The Value of a Higher Education
As the predecessor for success in America since the 1970s, college is questioned more and more this generation whether its stature is essential for socioeconomic mobility. What once was seen as the eroding force of class divisions has sadly become the reason for its fortification. This eroding force does however give a pleasant image of a better life with a higher earning career at hand. The instability of the nation’s economy has made it difficult for students of low-income class to get access to colleges and universities and surpass the invisible barriers that hold them back from achieving the American dream every citizen has.
One major drawback for access to higher education can be focused directly on the nation. Since the tragic incident of 9/11, our nation’s spending towards defense has dramatically increased. What does that mean? Not enough dollars are going towards what matters most: education. The Bush’s administration’s 2007 budget proposed the largest cut to federal education funding since the twenty-six years of existence for the Education Department—a loss of $2.1 billion. This cut meant that schools and colleges throughout the nation had to compete more than ever for proper funding from the government, both at the state and federal level. As resources are being stripped from schools, struggling students will only continue to struggle, while students with money and resources continue to add on to the legacy that has preceded them.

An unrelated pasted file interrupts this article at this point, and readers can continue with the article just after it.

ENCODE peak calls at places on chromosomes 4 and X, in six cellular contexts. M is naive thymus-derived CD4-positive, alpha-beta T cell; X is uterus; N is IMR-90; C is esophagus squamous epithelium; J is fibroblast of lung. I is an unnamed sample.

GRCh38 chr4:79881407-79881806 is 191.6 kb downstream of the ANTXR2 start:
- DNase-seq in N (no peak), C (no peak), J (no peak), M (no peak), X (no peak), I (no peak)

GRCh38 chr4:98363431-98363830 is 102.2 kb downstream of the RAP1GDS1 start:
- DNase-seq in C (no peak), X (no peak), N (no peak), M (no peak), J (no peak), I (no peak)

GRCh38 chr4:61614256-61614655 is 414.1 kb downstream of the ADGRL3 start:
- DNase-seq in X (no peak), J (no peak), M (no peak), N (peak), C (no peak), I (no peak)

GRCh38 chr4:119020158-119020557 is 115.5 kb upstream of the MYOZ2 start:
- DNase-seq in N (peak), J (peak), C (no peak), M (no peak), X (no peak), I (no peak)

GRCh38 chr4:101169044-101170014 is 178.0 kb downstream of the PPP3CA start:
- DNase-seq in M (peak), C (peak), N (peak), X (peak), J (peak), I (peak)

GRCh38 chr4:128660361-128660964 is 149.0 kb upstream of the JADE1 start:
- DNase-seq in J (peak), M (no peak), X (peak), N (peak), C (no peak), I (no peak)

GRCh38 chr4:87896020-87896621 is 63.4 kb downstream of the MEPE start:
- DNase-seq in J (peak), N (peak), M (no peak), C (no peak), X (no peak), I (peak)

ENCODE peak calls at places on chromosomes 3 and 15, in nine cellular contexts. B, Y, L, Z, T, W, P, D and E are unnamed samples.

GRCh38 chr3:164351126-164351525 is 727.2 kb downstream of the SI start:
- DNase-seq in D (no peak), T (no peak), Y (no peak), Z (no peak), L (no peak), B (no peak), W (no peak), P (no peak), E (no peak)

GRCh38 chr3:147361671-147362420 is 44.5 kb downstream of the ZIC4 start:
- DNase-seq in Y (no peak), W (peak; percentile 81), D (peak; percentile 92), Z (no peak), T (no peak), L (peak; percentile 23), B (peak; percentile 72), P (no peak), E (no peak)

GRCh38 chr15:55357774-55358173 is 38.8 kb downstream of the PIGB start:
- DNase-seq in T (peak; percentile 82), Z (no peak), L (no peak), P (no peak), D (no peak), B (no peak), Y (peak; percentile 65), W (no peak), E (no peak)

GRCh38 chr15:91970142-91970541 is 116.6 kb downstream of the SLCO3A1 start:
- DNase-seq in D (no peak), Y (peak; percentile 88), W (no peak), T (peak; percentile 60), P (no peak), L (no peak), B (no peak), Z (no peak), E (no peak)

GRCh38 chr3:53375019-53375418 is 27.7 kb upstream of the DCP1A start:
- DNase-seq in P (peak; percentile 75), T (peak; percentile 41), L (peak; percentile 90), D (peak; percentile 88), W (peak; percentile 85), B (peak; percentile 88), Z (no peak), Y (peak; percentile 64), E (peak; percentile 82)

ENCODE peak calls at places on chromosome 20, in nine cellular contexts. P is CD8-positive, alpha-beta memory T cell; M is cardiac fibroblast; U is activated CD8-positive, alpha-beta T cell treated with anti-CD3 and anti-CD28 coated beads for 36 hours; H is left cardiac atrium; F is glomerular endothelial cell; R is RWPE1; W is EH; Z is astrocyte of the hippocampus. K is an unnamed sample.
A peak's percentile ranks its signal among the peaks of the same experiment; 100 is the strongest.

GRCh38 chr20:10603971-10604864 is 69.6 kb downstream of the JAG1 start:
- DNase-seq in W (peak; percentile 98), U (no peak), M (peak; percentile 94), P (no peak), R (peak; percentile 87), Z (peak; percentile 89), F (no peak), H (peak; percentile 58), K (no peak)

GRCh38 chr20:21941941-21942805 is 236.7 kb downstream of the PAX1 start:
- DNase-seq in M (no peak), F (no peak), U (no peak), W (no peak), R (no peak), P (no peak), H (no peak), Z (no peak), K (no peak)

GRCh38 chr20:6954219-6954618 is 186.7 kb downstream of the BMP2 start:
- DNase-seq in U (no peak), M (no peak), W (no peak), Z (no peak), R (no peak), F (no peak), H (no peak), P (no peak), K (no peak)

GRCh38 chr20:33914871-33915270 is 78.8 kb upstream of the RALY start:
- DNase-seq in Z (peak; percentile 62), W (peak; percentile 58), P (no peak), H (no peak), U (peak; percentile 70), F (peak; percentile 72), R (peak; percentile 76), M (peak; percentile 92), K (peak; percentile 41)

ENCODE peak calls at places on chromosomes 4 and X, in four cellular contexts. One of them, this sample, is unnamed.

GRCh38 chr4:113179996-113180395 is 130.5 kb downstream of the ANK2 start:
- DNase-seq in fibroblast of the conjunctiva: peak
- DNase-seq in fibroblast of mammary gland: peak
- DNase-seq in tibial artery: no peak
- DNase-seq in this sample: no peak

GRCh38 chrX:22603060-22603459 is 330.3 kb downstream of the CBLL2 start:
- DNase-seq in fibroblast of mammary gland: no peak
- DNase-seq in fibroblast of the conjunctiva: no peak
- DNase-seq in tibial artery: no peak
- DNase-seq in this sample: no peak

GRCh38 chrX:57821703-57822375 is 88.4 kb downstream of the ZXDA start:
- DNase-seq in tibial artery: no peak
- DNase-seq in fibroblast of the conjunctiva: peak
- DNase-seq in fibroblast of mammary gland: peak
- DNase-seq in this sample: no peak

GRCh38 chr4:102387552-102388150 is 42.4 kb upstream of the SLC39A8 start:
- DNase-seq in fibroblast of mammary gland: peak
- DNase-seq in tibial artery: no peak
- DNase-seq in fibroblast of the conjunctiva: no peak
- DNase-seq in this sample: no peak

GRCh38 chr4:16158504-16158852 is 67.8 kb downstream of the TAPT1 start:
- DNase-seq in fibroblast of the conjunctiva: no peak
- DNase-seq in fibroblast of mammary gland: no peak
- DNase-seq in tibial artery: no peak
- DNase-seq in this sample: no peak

This information does not include another economic sector that has made it difficult for students to access higher education, the ever-growing cost of college tuition. “College tuition has increased 66% beyond inflation within the last ten years, and 26% at private institutions”. Higher education was looked at to further the knowledge of our nation’s citizens, to expand and better what we had, but due to the...
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